3. Say "can do" rather than "cannot" or "maybe."

Potential Sources of Differentiation

Every successful business is differentiated from its competition ... it could be very unique and significant, or it may be seemingly small and minor. But customers choose one enterprise over another for a reason. Following are some potential sources of value and differentiation to use as a guide when creating a competitive advantage strategy ...

Questions That Must be Answered in a Business Model

  1. Who are the target customers for this business venture?
  2. How will this venture create and deliver value for these customers?
  3. What, who, where is the primary competition for this venture?

Marketing Brochure Prototype

A prototype marketing brochure is a good tool for "testing the waters" with prospective customers.
  1. Easy way to test a new product, service, solution idea
  2. Easy to iterate a concept

Starter Toolbox for Innovators and Entrepreneurs




Stages of Venture Evolution

Successful business ventures typically move from a] problem/solution ideation to b] planning to c] startup to d] stable to e] sustainable to f] scalable.

Another perspective ...

1. Opportunity ... gap in market, new technology ... maybe, just maybe, we can do something here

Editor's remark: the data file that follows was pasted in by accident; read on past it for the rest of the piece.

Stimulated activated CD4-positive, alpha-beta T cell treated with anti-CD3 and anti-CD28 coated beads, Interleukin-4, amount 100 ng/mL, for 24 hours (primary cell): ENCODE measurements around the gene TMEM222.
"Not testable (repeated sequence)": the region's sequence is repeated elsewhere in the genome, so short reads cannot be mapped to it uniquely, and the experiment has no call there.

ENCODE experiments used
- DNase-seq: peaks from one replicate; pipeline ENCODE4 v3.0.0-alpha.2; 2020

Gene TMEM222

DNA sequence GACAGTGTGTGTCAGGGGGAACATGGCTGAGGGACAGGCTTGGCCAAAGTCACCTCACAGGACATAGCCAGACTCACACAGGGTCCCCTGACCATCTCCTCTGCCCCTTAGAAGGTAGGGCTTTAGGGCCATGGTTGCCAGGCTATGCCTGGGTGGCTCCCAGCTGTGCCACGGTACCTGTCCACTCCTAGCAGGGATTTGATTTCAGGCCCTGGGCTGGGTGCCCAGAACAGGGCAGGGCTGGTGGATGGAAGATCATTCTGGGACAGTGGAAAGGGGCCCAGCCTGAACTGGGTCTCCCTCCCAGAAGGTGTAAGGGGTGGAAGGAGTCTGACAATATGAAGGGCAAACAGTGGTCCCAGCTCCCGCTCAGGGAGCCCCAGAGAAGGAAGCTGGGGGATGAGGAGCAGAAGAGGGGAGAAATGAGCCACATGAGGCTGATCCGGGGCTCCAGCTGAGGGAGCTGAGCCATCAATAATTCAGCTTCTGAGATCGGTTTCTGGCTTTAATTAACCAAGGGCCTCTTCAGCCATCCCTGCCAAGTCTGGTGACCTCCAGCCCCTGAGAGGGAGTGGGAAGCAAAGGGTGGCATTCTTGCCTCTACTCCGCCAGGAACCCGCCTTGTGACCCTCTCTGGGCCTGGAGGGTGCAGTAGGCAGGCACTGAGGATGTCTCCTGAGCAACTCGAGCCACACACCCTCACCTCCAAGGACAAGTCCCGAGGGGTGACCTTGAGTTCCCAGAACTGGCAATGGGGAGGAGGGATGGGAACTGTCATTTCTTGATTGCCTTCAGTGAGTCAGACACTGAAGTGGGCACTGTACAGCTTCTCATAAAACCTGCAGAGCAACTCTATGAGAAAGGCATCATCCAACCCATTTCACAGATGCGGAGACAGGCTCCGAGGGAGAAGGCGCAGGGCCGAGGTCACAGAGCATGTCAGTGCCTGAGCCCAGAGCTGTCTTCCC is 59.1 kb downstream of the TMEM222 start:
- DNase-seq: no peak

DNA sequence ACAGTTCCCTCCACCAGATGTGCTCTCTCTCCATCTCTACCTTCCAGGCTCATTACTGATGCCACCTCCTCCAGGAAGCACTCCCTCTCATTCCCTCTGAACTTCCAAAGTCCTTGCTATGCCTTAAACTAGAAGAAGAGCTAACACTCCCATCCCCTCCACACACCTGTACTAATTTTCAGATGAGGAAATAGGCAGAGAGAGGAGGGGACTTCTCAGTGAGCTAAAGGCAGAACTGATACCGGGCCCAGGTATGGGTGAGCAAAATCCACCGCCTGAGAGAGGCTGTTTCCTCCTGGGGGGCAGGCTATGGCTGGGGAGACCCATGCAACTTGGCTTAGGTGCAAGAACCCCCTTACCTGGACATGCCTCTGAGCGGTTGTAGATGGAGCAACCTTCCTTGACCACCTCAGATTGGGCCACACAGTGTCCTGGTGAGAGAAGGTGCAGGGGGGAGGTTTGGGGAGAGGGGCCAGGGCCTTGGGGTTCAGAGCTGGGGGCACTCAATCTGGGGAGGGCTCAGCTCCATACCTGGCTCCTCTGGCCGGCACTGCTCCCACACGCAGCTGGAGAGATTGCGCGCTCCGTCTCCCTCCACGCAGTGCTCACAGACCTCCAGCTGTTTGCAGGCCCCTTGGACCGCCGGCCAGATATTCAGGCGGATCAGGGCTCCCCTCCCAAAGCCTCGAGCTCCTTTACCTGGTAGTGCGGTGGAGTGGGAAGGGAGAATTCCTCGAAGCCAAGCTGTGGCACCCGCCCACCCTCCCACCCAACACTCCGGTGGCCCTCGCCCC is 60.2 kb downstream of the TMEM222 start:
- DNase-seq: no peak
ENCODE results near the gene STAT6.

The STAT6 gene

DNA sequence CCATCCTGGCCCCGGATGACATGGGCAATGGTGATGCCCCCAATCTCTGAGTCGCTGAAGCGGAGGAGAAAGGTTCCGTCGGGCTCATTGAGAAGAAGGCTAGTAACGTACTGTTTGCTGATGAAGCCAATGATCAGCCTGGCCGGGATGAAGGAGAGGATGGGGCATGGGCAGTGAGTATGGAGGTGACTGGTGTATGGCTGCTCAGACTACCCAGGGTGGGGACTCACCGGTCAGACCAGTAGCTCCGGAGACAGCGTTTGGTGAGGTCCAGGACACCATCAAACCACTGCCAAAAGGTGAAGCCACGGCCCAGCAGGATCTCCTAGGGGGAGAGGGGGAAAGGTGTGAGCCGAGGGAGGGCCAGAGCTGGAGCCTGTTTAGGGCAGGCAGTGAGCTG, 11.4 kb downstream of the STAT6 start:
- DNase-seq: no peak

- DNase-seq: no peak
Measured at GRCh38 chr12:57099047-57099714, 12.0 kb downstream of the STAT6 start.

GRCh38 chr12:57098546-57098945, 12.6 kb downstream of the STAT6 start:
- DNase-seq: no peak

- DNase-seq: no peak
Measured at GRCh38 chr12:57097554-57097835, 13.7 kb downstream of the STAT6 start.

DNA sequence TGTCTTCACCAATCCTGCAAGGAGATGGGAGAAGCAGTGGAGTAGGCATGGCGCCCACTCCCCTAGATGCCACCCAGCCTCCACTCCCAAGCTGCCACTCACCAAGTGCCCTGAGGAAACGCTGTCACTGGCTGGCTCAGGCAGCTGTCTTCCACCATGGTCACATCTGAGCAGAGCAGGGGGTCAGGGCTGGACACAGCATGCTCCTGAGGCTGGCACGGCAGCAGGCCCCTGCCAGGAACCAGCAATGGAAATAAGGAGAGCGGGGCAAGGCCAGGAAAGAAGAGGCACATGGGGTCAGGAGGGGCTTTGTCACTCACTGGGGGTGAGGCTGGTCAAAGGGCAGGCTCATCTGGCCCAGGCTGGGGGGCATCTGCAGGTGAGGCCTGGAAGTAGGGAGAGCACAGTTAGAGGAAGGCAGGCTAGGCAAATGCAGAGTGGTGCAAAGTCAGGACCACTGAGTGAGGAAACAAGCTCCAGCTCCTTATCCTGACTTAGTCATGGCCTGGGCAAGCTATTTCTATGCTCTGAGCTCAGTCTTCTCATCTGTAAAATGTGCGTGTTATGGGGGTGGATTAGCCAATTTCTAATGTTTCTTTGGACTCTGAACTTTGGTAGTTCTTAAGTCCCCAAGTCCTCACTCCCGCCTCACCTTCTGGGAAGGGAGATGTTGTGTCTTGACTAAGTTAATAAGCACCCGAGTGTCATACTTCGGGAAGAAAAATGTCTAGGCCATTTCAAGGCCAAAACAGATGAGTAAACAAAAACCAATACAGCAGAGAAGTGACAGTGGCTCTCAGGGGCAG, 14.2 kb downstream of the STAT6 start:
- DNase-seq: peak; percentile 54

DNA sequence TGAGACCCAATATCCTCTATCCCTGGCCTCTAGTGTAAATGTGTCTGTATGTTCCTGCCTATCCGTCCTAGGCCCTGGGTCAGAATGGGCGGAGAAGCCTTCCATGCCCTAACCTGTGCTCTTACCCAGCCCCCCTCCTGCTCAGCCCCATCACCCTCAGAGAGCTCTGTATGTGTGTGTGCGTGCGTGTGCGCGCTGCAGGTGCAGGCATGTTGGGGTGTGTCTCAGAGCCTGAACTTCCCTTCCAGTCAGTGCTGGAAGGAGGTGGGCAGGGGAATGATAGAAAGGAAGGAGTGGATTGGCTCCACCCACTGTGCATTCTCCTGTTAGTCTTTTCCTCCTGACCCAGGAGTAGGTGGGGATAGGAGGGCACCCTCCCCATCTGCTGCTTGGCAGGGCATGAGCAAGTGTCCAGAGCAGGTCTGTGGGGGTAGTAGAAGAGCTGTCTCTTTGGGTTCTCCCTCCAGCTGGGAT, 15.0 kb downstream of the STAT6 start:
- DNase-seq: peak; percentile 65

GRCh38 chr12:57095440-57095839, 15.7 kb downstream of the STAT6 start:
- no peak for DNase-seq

2. Idea ... clear problems, viable solutions ... hmmm, looks like there is something here

Innovation Commercialization Roadmap


I taught innovation and entrepreneurship classes at the University of Arizona. On the whiteboard in my office, I had drawn a roadmap of the new venture creation process.

SPLUCK!

SPLUCK: an acronym for Skills, Passion, and Luck … traits shared by every successful Innovator and Entrepreneur. 

SKILLS can be learned. There certainly are a basic set of skills that most every innovator and entrepreneur must have ... but, they aren't necessarily the same set of skills for all!

How Much Money Do We Need?

Q: How much money do we really need to get this new venture concept up and running?

A: It is usually not a fixed dollar amount ... most often, it's a range of desired funding versus the time for the venture to become stable (that is, consistently break-even). Too little money and the venture will not survive, too much money and some will likely be wasted.

The optimal amount is a trade-off with the length of time it will take for the venture to become stable (that is, consistently break-even week after week). The management team needs to know what results they can deliver if the investors do pony up the requested level of funding ... and what could happen with less money raised, or more money raised. The results are usually, but not always, a change in the time to become a stable company.

The C's of Communications

  1. Clear: Make the goal of your message clear to your recipient. Ask yourself what the purpose of your communication is.
  2. Concise: Your message should also be brief and to the point. Why communicate your message in six sentences when you can do it in three?
  3. Concrete: Ensure your message has important details and facts, but that nothing deters the focus of your message.

What's in a Name?

What's in a name? When deciding what to call your venture, the answer is plenty. A venture name can be too broad--or too confining. It can be too quirky--or not memorable enough. The challenge is to pick a name that's catchy, but also fits well with your particular type of venture. Here are 10 questions to ask as you ponder various names, keeping in mind that the choice could make all the difference in establishing your venture in the marketplace.